In essence, the moral elevation It is a difficult feeling to define that appears when we see someone do something very positive or generous with someone, which also gives us some exaltation or inspiration.
For example, when we contemplate how someone gives up the seat on the bus (low level) or witness the story of a teacher who helps children at risk of exclusion (high level).
The interesting thing from the point of view of psychology regarding moral elevation is that, in general, whoever experiences it also usually feels the need to help other people, as in a chain of favors.
This is what Jerry Clore, Jonathan Haidt and Simone Schnall of the University of Virginia study, for example.
For example, after showing a group of people a video clip of the American television program Oprah Winfrey in which a person helps disadvantaged children from depressed neighborhoods, they compared their predisposition to fill in questioned questions with those who had not seen that clip.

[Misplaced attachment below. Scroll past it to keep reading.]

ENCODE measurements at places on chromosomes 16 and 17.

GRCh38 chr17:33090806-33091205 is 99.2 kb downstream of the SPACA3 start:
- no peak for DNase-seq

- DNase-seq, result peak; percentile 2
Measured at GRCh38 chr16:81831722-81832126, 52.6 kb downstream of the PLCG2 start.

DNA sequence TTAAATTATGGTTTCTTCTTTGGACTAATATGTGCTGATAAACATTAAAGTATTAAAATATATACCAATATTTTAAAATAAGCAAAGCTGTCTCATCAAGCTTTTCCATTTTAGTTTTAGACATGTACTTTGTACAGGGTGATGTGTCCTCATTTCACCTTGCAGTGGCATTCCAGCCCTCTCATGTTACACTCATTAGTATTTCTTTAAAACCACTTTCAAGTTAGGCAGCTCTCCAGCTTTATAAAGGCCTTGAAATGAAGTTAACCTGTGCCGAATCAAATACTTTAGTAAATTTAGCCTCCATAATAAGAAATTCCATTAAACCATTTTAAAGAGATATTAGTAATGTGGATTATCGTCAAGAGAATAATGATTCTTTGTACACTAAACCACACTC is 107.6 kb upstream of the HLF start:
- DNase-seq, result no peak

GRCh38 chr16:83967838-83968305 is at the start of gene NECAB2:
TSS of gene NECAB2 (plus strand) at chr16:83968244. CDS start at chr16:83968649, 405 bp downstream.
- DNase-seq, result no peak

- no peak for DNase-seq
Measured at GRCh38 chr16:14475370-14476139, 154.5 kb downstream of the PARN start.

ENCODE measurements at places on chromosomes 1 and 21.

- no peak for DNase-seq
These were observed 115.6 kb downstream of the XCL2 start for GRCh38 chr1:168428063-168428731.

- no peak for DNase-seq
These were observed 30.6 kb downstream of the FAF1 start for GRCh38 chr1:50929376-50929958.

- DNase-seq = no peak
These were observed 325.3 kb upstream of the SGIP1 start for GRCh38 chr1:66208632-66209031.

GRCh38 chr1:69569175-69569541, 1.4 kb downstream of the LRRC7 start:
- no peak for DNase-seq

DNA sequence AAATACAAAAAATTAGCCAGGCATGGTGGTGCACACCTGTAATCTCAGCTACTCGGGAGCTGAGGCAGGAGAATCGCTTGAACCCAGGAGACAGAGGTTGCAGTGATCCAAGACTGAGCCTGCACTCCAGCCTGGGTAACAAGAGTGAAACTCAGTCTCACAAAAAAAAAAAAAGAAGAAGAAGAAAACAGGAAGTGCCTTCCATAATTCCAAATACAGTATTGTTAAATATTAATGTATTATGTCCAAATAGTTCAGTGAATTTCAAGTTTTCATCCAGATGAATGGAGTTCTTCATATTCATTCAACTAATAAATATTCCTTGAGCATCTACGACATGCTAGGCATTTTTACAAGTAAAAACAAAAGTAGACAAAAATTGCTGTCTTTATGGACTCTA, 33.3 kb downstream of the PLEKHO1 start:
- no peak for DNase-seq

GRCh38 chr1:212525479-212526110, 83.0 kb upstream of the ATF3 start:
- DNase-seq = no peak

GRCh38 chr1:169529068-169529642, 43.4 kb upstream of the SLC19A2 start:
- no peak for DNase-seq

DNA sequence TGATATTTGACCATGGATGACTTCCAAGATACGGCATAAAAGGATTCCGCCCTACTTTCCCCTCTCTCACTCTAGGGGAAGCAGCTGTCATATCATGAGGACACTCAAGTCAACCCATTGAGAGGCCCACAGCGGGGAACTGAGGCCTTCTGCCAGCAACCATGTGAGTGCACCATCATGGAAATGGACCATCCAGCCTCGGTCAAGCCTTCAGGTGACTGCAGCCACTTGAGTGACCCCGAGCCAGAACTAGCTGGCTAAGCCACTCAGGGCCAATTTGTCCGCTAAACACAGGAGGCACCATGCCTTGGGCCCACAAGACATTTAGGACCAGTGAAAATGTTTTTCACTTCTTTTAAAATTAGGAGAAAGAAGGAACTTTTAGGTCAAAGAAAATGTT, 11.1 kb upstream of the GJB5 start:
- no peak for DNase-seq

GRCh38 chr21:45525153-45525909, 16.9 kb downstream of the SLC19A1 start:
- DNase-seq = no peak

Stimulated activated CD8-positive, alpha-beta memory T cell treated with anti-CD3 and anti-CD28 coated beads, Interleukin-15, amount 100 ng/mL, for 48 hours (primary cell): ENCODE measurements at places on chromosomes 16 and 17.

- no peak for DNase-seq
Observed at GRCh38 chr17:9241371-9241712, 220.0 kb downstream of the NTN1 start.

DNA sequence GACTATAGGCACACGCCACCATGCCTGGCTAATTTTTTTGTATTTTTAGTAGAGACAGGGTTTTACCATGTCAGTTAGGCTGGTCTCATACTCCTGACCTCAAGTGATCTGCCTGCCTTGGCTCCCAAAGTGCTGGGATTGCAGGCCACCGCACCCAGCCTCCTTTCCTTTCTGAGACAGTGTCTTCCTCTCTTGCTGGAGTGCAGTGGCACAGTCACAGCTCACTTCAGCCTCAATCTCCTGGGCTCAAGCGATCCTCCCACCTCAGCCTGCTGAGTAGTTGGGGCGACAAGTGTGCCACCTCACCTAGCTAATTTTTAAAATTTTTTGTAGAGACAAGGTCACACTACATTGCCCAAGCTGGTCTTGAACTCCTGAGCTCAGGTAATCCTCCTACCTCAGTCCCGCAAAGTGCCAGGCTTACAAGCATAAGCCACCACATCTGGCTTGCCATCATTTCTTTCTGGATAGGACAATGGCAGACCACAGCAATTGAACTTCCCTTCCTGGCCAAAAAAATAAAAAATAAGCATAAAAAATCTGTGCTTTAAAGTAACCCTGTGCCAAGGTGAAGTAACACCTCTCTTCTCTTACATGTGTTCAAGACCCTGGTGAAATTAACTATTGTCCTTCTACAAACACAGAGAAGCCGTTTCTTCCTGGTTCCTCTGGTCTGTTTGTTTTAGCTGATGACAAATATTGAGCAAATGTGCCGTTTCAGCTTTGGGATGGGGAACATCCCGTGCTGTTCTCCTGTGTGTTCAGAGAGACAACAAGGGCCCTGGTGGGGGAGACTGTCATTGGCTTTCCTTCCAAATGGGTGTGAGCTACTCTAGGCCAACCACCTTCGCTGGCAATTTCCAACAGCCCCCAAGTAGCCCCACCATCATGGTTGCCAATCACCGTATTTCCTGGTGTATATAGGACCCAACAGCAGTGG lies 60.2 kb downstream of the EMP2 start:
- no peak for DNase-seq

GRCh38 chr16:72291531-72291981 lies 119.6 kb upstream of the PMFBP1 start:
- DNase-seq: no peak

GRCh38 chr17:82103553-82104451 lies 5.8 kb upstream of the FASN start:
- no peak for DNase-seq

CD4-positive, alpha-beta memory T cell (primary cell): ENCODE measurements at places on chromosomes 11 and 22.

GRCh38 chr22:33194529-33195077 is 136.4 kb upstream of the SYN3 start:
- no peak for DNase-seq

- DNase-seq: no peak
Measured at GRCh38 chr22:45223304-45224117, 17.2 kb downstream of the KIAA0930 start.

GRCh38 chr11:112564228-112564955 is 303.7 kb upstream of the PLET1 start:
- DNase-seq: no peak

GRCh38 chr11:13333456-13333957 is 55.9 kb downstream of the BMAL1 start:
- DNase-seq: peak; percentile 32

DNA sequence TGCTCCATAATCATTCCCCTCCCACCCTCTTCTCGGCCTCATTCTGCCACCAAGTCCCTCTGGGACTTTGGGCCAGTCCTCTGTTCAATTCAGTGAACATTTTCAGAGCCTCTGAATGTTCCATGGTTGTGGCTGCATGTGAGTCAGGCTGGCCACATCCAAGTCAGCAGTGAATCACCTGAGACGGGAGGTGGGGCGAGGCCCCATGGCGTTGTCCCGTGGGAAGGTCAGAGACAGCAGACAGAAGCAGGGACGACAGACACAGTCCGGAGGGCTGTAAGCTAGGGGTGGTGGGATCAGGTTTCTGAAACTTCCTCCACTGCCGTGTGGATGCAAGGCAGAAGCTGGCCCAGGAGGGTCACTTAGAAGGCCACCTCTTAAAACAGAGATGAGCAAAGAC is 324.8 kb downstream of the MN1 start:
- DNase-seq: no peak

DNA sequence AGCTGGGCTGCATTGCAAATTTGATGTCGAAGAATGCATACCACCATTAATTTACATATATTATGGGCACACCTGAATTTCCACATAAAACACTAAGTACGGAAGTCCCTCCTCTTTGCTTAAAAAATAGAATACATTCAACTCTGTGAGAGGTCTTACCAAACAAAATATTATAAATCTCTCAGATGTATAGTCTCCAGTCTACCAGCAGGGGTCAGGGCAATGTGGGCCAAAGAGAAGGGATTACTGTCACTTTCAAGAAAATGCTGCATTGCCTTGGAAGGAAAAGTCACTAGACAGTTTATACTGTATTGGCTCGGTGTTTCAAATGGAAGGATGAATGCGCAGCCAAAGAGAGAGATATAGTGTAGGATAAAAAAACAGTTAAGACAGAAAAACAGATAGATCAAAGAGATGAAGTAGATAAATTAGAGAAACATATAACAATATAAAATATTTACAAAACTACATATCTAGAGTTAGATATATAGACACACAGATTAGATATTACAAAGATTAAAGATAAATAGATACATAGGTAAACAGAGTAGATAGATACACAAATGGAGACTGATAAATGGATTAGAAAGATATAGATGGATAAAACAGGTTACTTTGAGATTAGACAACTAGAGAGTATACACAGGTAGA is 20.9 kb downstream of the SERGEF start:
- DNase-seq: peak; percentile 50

The difference was small, but clear, like the same Schnall explains in the book The best decisions:
Almost all the participants sat down again and began to fill in the questionnaires, but the really amazing thing is that those of the condition of moral elevation stayed an average of 40 minutes because they felt motivated to help others. It was clear that the experimenter needed help and they agreed with pleasure. Those in the control condition also stayed, but only about 15 minutes on average. We have observed the same thing in different contexts and it is very encouraging that these concrete moral emotions drive people to help others.
Under this logic, then, to try to inspire people to contribute to humanitarian causes, then it seems more effective to make people think, above all, how good they will feel if they help others and how they can inspire others. to help others, and not so much appeal to reason.